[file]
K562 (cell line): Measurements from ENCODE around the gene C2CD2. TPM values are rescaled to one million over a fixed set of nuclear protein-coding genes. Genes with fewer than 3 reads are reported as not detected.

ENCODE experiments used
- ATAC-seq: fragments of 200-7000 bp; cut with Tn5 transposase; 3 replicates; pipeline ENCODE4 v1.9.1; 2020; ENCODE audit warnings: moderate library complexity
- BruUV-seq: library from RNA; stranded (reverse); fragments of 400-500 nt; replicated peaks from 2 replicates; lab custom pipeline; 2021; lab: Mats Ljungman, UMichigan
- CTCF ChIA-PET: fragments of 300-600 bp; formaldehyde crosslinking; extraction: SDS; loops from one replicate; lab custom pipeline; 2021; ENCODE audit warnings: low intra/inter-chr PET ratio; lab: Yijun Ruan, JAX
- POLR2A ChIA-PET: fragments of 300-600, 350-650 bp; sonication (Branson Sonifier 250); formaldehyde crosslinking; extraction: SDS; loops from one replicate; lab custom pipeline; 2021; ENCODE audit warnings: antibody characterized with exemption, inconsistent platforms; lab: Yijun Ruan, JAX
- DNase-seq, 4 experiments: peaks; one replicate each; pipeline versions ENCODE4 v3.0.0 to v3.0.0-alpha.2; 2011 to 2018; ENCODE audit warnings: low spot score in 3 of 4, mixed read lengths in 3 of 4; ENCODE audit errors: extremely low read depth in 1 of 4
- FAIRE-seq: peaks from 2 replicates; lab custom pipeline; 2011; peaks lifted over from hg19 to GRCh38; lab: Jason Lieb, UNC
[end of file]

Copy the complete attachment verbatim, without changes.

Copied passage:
K562 (cell line): Measurements from ENCODE around the gene C2CD2. TPM values are rescaled to one million over a fixed set of nuclear protein-coding genes. Genes with fewer than 3 reads are reported as not detected.

ENCODE experiments used
- ATAC-seq: fragments of 200-7000 bp; cut with Tn5 transposase; 3 replicates; pipeline ENCODE4 v1.9.1; 2020; ENCODE audit warnings: moderate library complexity
- BruUV-seq: library from RNA; stranded (reverse); fragments of 400-500 nt; replicated peaks from 2 replicates; lab custom pipeline; 2021; lab: Mats Ljungman, UMichigan
- CTCF ChIA-PET: fragments of 300-600 bp; formaldehyde crosslinking; extraction: SDS; loops from one replicate; lab custom pipeline; 2021; ENCODE audit warnings: low intra/inter-chr PET ratio; lab: Yijun Ruan, JAX
- POLR2A ChIA-PET: fragments of 300-600, 350-650 bp; sonication (Branson Sonifier 250); formaldehyde crosslinking; extraction: SDS; loops from one replicate; lab custom pipeline; 2021; ENCODE audit warnings: antibody characterized with exemption, inconsistent platforms; lab: Yijun Ruan, JAX
- DNase-seq, 4 experiments: peaks; one replicate each; pipeline versions ENCODE4 v3.0.0 to v3.0.0-alpha.2; 2011 to 2018; ENCODE audit warnings: low spot score in 3 of 4, mixed read lengths in 3 of 4; ENCODE audit errors: extremely low read depth in 1 of 4
- FAIRE-seq: peaks from 2 replicates; lab custom pipeline; 2011; peaks lifted over from hg19 to GRCh38; lab: Jason Lieb, UNC